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The Nero Wolfe fan community
2013-02-11 05:53 pm (UTC)
since he doesn't trust Archie's acting
Good point! And why would he, since Archie seems somehow incapable of going undercover for more than five minutes. :D (Well, to be fair, it's not like Archie generally unmasks
. But he's a guy who determines his choice of pseudonym based on wanting to show off his beautiful, monogrammed caribou bag on a weekend trip, so...he might not be cut out for true anonymous-undercover stuff. And readers of the final Zeck book know how far Wolfe went to become truly anonymous and undercover!)
I think we had a little discussion on here before about whether Archie really is as transparent as Wolfe thinks, and someone argued convincingly that Wolfe knows Archie so incredibly well--down to the minutiae and the unspoken electricity--and thus can read him so thoroughly, that he forgets not everyone has that ability/knowledge. I could see that being part of it, but I also honestly don't know how good Archie is at long-term absolute deception, of the sort that an anti-Zeck operation requires. At the very least, as a narrative voice he certainly is given to slips of unreliability, letting things slip out to us around the edges all the time, and possibly to other non-Wolfe characters as well (though I haven't been close-reading for that dynamic lately, so I can't say for certain).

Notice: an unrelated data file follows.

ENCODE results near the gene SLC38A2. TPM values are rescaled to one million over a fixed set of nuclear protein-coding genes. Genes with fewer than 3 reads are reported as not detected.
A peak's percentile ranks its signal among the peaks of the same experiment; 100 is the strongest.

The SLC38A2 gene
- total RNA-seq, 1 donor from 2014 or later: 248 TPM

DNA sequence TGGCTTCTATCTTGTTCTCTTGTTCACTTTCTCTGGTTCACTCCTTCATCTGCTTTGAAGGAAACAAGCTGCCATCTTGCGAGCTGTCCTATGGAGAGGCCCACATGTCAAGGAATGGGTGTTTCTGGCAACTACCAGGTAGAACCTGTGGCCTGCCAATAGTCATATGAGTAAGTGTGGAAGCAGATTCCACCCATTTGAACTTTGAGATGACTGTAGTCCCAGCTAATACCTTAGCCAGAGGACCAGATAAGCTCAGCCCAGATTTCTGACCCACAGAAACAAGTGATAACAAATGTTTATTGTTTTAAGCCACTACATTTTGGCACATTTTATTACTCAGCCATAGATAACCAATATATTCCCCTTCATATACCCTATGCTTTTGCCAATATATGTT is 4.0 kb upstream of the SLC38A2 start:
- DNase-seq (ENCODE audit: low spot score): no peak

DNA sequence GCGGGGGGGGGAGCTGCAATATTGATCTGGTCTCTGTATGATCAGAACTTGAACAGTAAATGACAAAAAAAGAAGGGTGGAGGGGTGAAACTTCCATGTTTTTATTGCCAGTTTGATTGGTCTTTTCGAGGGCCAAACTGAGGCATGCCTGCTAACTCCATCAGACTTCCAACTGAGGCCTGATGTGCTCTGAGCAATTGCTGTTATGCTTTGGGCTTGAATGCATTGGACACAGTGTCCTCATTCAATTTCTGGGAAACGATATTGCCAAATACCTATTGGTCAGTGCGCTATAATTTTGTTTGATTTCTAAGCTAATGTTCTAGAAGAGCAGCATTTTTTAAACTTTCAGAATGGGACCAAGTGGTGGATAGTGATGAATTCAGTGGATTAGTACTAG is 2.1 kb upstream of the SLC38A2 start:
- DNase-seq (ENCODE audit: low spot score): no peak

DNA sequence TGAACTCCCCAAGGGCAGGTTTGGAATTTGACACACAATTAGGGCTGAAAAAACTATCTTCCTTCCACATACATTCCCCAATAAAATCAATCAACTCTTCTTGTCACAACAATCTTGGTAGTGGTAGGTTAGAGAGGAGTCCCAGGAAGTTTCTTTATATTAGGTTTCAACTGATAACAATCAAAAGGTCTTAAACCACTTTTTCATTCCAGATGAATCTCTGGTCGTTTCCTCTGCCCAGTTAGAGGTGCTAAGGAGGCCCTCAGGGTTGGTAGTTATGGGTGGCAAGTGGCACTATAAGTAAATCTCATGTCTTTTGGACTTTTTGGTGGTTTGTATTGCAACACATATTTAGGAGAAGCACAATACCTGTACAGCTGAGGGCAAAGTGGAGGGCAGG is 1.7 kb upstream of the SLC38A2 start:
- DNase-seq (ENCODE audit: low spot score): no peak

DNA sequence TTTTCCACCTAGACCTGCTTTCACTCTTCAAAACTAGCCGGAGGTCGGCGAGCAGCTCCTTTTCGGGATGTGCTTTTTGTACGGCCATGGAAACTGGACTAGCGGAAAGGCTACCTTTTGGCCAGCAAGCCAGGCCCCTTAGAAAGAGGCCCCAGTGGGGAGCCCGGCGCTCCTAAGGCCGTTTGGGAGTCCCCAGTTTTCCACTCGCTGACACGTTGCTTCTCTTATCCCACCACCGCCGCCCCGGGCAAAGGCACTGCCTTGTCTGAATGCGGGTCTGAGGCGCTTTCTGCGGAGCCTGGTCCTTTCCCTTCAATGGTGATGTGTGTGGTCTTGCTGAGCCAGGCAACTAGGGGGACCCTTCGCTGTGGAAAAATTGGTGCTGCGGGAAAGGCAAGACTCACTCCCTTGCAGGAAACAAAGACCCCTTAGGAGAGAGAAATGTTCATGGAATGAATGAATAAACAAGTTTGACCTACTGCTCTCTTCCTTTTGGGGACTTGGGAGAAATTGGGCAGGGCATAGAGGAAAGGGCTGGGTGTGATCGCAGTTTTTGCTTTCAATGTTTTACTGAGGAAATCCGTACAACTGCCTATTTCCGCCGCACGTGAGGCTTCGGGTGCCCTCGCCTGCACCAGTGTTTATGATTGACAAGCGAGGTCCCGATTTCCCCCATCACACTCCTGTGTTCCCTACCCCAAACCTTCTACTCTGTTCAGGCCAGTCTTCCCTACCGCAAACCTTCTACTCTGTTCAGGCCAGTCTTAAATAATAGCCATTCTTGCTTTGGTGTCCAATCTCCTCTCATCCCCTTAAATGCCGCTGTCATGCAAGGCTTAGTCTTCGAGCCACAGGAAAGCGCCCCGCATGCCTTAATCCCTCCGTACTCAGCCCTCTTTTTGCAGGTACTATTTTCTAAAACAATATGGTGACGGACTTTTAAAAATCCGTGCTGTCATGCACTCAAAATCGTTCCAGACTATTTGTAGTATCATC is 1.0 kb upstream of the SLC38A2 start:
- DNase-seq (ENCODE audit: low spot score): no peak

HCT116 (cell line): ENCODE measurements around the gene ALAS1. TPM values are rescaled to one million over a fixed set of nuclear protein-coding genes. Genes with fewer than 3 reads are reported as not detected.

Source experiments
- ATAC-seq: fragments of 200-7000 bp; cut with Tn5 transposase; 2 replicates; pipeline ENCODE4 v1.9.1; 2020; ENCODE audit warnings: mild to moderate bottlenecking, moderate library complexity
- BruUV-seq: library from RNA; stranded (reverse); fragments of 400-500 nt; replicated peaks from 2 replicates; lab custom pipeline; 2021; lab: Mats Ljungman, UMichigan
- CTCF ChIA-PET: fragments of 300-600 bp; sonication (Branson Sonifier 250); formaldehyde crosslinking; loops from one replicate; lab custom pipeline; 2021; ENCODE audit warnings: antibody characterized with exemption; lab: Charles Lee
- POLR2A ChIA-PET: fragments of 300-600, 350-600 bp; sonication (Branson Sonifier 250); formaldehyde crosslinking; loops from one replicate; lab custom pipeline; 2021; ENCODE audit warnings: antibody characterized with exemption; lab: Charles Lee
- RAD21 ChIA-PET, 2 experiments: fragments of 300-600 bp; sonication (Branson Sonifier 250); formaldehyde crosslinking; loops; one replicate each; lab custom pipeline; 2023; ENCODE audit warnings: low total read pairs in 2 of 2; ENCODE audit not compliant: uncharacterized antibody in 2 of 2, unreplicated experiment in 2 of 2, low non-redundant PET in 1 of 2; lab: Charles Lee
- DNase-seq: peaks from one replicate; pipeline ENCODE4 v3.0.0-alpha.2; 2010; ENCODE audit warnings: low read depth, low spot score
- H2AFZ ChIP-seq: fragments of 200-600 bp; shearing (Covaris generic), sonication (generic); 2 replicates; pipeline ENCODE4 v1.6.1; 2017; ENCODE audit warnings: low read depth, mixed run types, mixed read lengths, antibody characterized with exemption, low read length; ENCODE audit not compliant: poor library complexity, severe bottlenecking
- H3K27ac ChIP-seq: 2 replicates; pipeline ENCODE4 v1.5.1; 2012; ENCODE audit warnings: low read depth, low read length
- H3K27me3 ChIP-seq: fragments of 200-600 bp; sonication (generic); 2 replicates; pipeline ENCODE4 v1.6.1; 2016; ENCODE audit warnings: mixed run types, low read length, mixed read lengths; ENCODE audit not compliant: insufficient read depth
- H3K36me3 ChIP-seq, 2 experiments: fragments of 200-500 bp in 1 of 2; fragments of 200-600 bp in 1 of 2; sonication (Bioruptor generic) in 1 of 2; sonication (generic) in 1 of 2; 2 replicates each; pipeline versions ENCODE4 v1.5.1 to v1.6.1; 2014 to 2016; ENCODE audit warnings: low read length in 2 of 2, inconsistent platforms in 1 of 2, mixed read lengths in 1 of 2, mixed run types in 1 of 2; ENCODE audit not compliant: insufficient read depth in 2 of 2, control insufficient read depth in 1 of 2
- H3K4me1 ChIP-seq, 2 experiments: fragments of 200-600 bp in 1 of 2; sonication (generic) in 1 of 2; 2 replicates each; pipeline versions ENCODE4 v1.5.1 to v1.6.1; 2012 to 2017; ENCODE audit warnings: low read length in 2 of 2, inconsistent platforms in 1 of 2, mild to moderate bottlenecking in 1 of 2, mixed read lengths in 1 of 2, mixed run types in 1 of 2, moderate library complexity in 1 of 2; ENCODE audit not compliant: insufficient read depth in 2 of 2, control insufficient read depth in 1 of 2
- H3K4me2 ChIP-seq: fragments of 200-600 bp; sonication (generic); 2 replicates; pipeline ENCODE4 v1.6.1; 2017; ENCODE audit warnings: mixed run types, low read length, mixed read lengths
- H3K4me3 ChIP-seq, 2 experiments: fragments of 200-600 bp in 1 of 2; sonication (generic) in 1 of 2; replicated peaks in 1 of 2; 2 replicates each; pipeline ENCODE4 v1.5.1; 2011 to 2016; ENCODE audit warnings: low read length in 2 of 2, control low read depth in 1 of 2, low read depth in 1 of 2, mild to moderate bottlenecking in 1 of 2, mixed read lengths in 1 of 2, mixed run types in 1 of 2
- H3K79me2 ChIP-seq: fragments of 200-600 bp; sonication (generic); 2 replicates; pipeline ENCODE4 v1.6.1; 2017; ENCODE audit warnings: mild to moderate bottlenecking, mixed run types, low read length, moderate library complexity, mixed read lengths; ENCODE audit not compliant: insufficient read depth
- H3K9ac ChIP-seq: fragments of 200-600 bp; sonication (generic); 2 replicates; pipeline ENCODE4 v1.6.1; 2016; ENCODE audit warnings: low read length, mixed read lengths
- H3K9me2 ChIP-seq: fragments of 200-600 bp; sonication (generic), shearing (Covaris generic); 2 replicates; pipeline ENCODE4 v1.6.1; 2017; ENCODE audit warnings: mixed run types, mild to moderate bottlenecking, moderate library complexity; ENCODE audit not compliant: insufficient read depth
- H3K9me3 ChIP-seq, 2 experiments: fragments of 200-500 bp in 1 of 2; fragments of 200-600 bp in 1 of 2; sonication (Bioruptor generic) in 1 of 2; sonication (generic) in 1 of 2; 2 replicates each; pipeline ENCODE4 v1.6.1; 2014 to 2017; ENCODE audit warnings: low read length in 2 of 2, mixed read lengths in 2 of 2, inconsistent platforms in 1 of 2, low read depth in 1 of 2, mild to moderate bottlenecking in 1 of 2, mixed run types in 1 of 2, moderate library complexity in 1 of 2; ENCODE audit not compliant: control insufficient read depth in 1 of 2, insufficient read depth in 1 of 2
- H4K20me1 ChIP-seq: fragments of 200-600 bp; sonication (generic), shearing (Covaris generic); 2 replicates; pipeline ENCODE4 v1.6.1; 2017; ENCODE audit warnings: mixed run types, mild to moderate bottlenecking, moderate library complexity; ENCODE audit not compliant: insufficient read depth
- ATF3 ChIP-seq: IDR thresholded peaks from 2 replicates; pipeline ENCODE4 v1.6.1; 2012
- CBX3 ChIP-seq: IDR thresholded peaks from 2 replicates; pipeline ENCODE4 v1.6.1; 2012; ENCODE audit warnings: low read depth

I particularly like the slow weave in of Zeck through these two
Me too! It does something the Holmes corpus didn't with its Moriarty, which is to actually sneak him into the storyline well before the big crisis/conflict/disappearance. As it is, with Holmes you have to take his word in the one story that Moriarty really is as big as he says, and has such widespread webs, and is his nemesis and whatnot, even though we've never seen Holmes mention him before. (You see adaptations of Holmes tackle this issue as well, as when the Granada versions slip Moriarty in as the behind-the-scenes prime mover in cases like the Red-Headed League; or when the BBC Sherlock versions have Moriarty be someone hiding in plain sight before the crisis.)
Anyway, in Holmes, the Moriarty setup and payoff are all delivered basically at once. Whereas the Zeck books have the chance to step back and go at it more gradually, building the menace and the suspense, a more gradual setup first and then the climactic payoff. When Wolfe finally does take steps, their extraordinarily drastic nature (especially for Wolfe, for whom even leaving the Brownstone has previously been a matter of highest moment) has been matched and balanced by all that time Zeck has spent coiling into the stories.
I hope you get completely well soon!
Thanks! I am much better, up and about.
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